Wednesday, 4 October 2017

My year as a Transforming Archives Trainee

It has been a while since I finished my Transforming Archives Trainee with The National Archives at Hull History Centre and I just wanted to reflect and write about my experience.

Francisco (left) with Tom the other Trainee we hosted this year
When I look back, I can’t be more grateful to both the Hull History Centre and The National Archives for this unique opportunity. I’d also like to give special thanks to my managers Simon Wilson and Emma Stagg for their patience and effort to make this an exceptional experience.

The final outcome of my training was a successful job application. I am now working as a Digital Imaging Officer at the London Metropolitan Archives

My traineeship also inspired me to launch a job board for digitisation jobs, which aims to help other trainees and professionals find a job in the sector.
 
Digital Preservation Guidelines
I had the opportunity to attend the course ‘An Introduction to Digitisation and Digital Preservation’. This was provided by The National Archives and The University of Dundee. The essays I wrote and conversations I had with my tutor Melinda Haunton gave me a clear understanding of the problems that institutions can experience with Digital Preservation.

For example because the concept of digital preservation is quite new, many institutions are still trying to understand what digital preservation strategy is best for them, how to carry out this process and how to raise or allocate funding and resources. There is not a widely accepted consensus, this can lead to poorly thought out execution and a lack of funding necessary to produce useful results.

Completed NDSA Levels self assessment grid 
I also understood the technical challenges of “software obsolescence” and how file formats that we use now may not be usable in 10 or 50 years. For example, most people are familiar with JPEG formats for images now, but in 50 years time, we may have moved onto other file formats.  It could be very hard for future generations to access these file formats. That is why any attempt to preserve documents/files in a digital format must consider this and ensure documents are stored in simple, secure, affordable, open source, popular and easy to access formats.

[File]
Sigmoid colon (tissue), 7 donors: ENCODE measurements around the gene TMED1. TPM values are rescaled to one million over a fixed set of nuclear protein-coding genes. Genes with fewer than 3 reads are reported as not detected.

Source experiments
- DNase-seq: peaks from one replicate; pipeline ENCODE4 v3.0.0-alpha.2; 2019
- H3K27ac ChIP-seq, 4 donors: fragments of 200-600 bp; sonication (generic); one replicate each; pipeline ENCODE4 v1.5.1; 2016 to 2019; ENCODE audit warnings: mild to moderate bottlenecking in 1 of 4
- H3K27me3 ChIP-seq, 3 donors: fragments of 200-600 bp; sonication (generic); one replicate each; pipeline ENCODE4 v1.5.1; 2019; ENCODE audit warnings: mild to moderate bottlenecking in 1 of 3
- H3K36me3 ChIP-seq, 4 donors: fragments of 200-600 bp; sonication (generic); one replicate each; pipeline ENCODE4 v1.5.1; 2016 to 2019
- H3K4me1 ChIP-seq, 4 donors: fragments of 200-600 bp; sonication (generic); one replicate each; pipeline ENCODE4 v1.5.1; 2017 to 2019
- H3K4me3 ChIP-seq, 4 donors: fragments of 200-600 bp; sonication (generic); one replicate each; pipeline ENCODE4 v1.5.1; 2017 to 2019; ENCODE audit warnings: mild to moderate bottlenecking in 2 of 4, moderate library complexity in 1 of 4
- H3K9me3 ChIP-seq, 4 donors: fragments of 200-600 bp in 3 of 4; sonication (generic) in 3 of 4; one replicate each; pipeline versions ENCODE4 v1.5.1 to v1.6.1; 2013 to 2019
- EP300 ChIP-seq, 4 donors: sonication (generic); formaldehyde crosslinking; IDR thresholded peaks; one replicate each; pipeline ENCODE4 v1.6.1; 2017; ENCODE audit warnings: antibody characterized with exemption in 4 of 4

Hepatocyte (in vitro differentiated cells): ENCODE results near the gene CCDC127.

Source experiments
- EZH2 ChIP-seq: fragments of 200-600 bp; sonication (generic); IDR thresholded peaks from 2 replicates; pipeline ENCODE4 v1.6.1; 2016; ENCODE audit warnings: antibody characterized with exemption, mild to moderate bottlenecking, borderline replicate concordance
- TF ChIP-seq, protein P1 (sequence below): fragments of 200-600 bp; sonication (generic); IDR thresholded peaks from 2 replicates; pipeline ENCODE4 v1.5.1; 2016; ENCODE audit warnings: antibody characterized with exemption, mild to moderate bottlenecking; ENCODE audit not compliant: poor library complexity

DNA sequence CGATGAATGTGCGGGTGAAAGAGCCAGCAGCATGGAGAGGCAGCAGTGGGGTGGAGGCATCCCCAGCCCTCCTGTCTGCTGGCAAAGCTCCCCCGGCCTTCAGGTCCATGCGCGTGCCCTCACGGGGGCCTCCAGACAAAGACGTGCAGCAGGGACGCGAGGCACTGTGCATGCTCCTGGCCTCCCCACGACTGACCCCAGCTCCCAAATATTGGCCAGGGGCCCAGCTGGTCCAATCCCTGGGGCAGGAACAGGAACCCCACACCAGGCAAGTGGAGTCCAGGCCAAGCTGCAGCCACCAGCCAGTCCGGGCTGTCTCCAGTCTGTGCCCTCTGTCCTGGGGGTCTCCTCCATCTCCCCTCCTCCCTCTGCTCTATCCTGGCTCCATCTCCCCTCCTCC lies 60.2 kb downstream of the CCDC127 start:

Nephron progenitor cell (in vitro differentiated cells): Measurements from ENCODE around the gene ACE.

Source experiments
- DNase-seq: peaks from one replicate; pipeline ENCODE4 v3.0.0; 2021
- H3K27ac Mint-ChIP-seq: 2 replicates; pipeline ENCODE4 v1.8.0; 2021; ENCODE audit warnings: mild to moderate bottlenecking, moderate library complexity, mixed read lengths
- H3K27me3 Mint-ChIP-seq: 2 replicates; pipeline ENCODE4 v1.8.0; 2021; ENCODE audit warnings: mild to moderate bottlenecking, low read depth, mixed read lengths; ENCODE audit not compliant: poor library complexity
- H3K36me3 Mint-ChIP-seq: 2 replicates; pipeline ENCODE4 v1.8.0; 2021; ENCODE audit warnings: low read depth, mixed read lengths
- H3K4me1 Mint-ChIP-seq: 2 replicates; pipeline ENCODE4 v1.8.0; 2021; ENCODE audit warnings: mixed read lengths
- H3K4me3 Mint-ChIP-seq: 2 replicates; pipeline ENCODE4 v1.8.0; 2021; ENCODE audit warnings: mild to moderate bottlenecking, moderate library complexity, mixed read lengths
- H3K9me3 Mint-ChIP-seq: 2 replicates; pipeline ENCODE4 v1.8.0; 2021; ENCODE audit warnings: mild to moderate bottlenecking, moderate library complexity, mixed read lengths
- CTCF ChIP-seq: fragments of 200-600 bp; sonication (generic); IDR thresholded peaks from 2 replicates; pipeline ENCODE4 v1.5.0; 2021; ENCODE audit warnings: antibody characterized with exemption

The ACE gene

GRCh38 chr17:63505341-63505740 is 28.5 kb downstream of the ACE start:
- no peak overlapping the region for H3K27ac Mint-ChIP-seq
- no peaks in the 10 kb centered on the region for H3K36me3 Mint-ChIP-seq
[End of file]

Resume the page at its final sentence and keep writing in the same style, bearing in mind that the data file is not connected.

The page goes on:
With assistance from University Archivist, Simon Wilson and fellow trainee, Tom Dealey, we completed a self-assessment exercise using the Levels of Digital Preservation developed by the National Digital Stewardship Alliance, which aims to build awareness of current capacity and inspire organisations to develop their digital preservation activities. (see the full blog on this from March this year).

Digitisation
Digitising the Hotham pedigree roll
I really enjoyed digitising medieval parchment rolls from the 16th century. Our last exhibition '’The Hothams, Governors of Hull & the Civil War'’ required us to capture oversized scrolls that were 3 metres long, this was particularly challenging as our equipment could only capture small sections of the scrolls at a time, we then had to stitch these images together with Photoshop.

I was also involved with many other events relating to Hull City of Culture 2017 including the ‘’Hull Charters’’ exhibition which showed how the people of Hull were granted privileges, rights and responsibilities which now form the bedrock of how we live as citizens today. I assisted in retouching the digital images of some of these charters.

I helped with preparations for ‘’Larkin: New Eyes Each Year’’, an exhibition that explored connections between Larkin’s life and work in Hull. I helped digitise a wide range of materials including photographs, letters and documents from his collection. I enjoyed learning about Larkin’s life and understanding how exhibitions are put together from beginning to the end.

Spanish Civil War items
Conclusion
I believe this traineeship has been about much more than developing my skills. It is about empowering and inspiring people to develop their passion for the Archives and the Heritage world, being in a privileged position to unlock and reinterpret the past whilst understanding how future digital generations will be able to use, access and interact with our heritage records.

I was given so many opportunities to move forward in my professional career. I had a life coach who helped me to focus on my strengths and motivated me to find new ways to develop my confidence. I had the chance to attend a wide range of workshops and conferences around the country and I had hands on experience which honed my skills.

As a result of all this, I gained not only skills and a job at the London Metropolitan Archives, but developed new ideas, I launched a job board for digitisation jobs I am working on a new project related to ai jobs, which aims to empower the new workforce as digitisation, the fourth industrial revolution and AI enter the mainstream.

Francisco
(now former Transforming Archives trainee)

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